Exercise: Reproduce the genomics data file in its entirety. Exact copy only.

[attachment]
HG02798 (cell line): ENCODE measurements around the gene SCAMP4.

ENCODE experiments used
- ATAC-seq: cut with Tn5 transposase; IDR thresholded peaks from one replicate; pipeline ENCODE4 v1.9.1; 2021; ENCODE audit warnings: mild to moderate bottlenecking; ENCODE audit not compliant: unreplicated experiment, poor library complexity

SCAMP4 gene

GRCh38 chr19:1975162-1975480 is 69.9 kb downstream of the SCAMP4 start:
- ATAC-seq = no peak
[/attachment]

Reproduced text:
HG02798 (cell line): ENCODE measurements around the gene SCAMP4.

ENCODE experiments used
- ATAC-seq: cut with Tn5 transposase; IDR thresholded peaks from one replicate; pipeline ENCODE4 v1.9.1; 2021; ENCODE audit warnings: mild to moderate bottlenecking; ENCODE audit not compliant: unreplicated experiment, poor library complexity

SCAMP4 gene

GRCh38 chr19:1975162-1975480 is 69.9 kb downstream of the SCAMP4 start:
- ATAC-seq = no peak